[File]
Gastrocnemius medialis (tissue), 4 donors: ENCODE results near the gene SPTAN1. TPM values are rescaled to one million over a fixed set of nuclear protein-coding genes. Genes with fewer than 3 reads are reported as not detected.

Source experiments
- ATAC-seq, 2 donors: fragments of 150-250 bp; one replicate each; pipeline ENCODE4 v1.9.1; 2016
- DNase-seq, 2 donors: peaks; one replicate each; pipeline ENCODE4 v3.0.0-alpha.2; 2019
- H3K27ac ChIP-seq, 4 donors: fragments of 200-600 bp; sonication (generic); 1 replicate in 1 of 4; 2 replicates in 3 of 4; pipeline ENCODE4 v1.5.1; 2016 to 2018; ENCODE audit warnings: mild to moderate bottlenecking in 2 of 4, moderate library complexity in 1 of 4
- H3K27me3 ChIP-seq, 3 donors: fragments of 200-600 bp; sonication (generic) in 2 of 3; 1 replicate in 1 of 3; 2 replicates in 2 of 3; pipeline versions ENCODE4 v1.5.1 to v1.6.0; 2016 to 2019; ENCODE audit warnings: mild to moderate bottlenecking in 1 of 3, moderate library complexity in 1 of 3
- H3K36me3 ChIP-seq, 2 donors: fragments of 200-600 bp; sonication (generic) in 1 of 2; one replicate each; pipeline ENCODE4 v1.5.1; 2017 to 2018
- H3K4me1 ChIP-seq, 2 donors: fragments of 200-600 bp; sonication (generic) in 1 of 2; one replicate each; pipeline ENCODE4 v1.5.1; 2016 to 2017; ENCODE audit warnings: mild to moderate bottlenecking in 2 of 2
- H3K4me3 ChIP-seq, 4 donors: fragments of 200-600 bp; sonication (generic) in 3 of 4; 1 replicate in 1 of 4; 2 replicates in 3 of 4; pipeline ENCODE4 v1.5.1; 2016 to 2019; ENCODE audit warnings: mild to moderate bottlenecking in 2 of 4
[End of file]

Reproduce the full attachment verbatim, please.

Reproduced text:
Gastrocnemius medialis (tissue), 4 donors: ENCODE results near the gene SPTAN1. TPM values are rescaled to one million over a fixed set of nuclear protein-coding genes. Genes with fewer than 3 reads are reported as not detected.

Source experiments
- ATAC-seq, 2 donors: fragments of 150-250 bp; one replicate each; pipeline ENCODE4 v1.9.1; 2016
- DNase-seq, 2 donors: peaks; one replicate each; pipeline ENCODE4 v3.0.0-alpha.2; 2019
- H3K27ac ChIP-seq, 4 donors: fragments of 200-600 bp; sonication (generic); 1 replicate in 1 of 4; 2 replicates in 3 of 4; pipeline ENCODE4 v1.5.1; 2016 to 2018; ENCODE audit warnings: mild to moderate bottlenecking in 2 of 4, moderate library complexity in 1 of 4
- H3K27me3 ChIP-seq, 3 donors: fragments of 200-600 bp; sonication (generic) in 2 of 3; 1 replicate in 1 of 3; 2 replicates in 2 of 3; pipeline versions ENCODE4 v1.5.1 to v1.6.0; 2016 to 2019; ENCODE audit warnings: mild to moderate bottlenecking in 1 of 3, moderate library complexity in 1 of 3
- H3K36me3 ChIP-seq, 2 donors: fragments of 200-600 bp; sonication (generic) in 1 of 2; one replicate each; pipeline ENCODE4 v1.5.1; 2017 to 2018
- H3K4me1 ChIP-seq, 2 donors: fragments of 200-600 bp; sonication (generic) in 1 of 2; one replicate each; pipeline ENCODE4 v1.5.1; 2016 to 2017; ENCODE audit warnings: mild to moderate bottlenecking in 2 of 2
- H3K4me3 ChIP-seq, 4 donors: fragments of 200-600 bp; sonication (generic) in 3 of 4; 1 replicate in 1 of 4; 2 replicates in 3 of 4; pipeline ENCODE4 v1.5.1; 2016 to 2019; ENCODE audit warnings: mild to moderate bottlenecking in 2 of 4